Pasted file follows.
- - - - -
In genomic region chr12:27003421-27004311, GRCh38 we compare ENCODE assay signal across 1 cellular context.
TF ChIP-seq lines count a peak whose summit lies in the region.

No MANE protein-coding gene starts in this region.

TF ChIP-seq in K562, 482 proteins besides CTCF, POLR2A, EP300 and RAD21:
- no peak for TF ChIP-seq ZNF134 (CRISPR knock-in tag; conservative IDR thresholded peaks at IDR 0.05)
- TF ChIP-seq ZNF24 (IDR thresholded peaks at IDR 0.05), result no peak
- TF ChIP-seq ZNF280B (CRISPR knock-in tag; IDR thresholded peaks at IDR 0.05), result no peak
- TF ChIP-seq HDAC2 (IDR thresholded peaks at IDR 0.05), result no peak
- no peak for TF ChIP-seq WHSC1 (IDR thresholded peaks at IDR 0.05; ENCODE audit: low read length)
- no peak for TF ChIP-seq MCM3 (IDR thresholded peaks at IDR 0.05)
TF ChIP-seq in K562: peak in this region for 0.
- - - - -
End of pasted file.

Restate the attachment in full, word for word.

In genomic region chr12:27003421-27004311, GRCh38 we compare ENCODE assay signal across 1 cellular context.
TF ChIP-seq lines count a peak whose summit lies in the region.

No MANE protein-coding gene starts in this region.

TF ChIP-seq in K562, 482 proteins besides CTCF, POLR2A, EP300 and RAD21:
- no peak for TF ChIP-seq ZNF134 (CRISPR knock-in tag; conservative IDR thresholded peaks at IDR 0.05)
- TF ChIP-seq ZNF24 (IDR thresholded peaks at IDR 0.05), result no peak
- TF ChIP-seq ZNF280B (CRISPR knock-in tag; IDR thresholded peaks at IDR 0.05), result no peak
- TF ChIP-seq HDAC2 (IDR thresholded peaks at IDR 0.05), result no peak
- no peak for TF ChIP-seq WHSC1 (IDR thresholded peaks at IDR 0.05; ENCODE audit: low read length)
- no peak for TF ChIP-seq MCM3 (IDR thresholded peaks at IDR 0.05)
TF ChIP-seq in K562: peak in this region for 0.